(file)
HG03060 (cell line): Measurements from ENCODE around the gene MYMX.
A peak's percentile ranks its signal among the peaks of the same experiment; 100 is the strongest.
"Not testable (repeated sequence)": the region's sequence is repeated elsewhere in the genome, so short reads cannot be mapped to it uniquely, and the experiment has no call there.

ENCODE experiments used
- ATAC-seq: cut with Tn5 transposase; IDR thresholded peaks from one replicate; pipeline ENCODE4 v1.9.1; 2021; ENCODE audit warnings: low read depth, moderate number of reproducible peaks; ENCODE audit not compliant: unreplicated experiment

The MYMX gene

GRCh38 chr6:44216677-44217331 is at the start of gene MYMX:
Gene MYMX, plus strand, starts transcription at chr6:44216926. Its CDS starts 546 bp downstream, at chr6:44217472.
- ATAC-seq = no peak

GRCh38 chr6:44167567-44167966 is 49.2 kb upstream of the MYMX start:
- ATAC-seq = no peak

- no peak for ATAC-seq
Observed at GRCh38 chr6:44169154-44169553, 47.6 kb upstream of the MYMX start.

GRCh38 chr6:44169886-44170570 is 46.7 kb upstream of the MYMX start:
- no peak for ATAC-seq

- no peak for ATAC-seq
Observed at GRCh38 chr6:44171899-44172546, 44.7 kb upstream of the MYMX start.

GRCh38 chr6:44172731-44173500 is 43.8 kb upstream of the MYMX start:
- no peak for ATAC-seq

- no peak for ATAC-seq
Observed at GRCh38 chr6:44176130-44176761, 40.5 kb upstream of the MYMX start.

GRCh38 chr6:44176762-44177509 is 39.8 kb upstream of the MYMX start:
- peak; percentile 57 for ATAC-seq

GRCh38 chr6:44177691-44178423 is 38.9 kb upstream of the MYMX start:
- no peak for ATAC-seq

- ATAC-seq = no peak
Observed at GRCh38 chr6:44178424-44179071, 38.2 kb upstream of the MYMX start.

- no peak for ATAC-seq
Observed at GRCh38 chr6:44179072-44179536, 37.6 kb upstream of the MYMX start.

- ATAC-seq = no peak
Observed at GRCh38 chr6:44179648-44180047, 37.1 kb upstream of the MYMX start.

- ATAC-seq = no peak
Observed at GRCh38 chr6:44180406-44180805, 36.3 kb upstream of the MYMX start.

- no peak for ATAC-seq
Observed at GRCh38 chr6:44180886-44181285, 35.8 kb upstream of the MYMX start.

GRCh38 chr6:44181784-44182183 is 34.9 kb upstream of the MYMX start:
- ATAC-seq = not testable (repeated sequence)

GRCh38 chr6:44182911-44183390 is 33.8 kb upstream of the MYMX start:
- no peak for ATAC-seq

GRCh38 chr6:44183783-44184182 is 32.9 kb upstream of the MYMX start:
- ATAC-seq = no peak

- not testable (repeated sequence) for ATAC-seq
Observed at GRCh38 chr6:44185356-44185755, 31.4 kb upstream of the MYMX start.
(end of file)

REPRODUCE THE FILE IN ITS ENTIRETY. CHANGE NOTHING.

HG03060 (cell line): Measurements from ENCODE around the gene MYMX.
A peak's percentile ranks its signal among the peaks of the same experiment; 100 is the strongest.
"Not testable (repeated sequence)": the region's sequence is repeated elsewhere in the genome, so short reads cannot be mapped to it uniquely, and the experiment has no call there.

ENCODE experiments used
- ATAC-seq: cut with Tn5 transposase; IDR thresholded peaks from one replicate; pipeline ENCODE4 v1.9.1; 2021; ENCODE audit warnings: low read depth, moderate number of reproducible peaks; ENCODE audit not compliant: unreplicated experiment

The MYMX gene

GRCh38 chr6:44216677-44217331 is at the start of gene MYMX:
Gene MYMX, plus strand, starts transcription at chr6:44216926. Its CDS starts 546 bp downstream, at chr6:44217472.
- ATAC-seq = no peak

GRCh38 chr6:44167567-44167966 is 49.2 kb upstream of the MYMX start:
- ATAC-seq = no peak

- no peak for ATAC-seq
Observed at GRCh38 chr6:44169154-44169553, 47.6 kb upstream of the MYMX start.

GRCh38 chr6:44169886-44170570 is 46.7 kb upstream of the MYMX start:
- no peak for ATAC-seq

- no peak for ATAC-seq
Observed at GRCh38 chr6:44171899-44172546, 44.7 kb upstream of the MYMX start.

GRCh38 chr6:44172731-44173500 is 43.8 kb upstream of the MYMX start:
- no peak for ATAC-seq

- no peak for ATAC-seq
Observed at GRCh38 chr6:44176130-44176761, 40.5 kb upstream of the MYMX start.

GRCh38 chr6:44176762-44177509 is 39.8 kb upstream of the MYMX start:
- peak; percentile 57 for ATAC-seq

GRCh38 chr6:44177691-44178423 is 38.9 kb upstream of the MYMX start:
- no peak for ATAC-seq

- ATAC-seq = no peak
Observed at GRCh38 chr6:44178424-44179071, 38.2 kb upstream of the MYMX start.

- no peak for ATAC-seq
Observed at GRCh38 chr6:44179072-44179536, 37.6 kb upstream of the MYMX start.

- ATAC-seq = no peak
Observed at GRCh38 chr6:44179648-44180047, 37.1 kb upstream of the MYMX start.

- ATAC-seq = no peak
Observed at GRCh38 chr6:44180406-44180805, 36.3 kb upstream of the MYMX start.

- no peak for ATAC-seq
Observed at GRCh38 chr6:44180886-44181285, 35.8 kb upstream of the MYMX start.

GRCh38 chr6:44181784-44182183 is 34.9 kb upstream of the MYMX start:
- ATAC-seq = not testable (repeated sequence)

GRCh38 chr6:44182911-44183390 is 33.8 kb upstream of the MYMX start:
- no peak for ATAC-seq

GRCh38 chr6:44183783-44184182 is 32.9 kb upstream of the MYMX start:
- ATAC-seq = no peak

- not testable (repeated sequence) for ATAC-seq
Observed at GRCh38 chr6:44185356-44185755, 31.4 kb upstream of the MYMX start.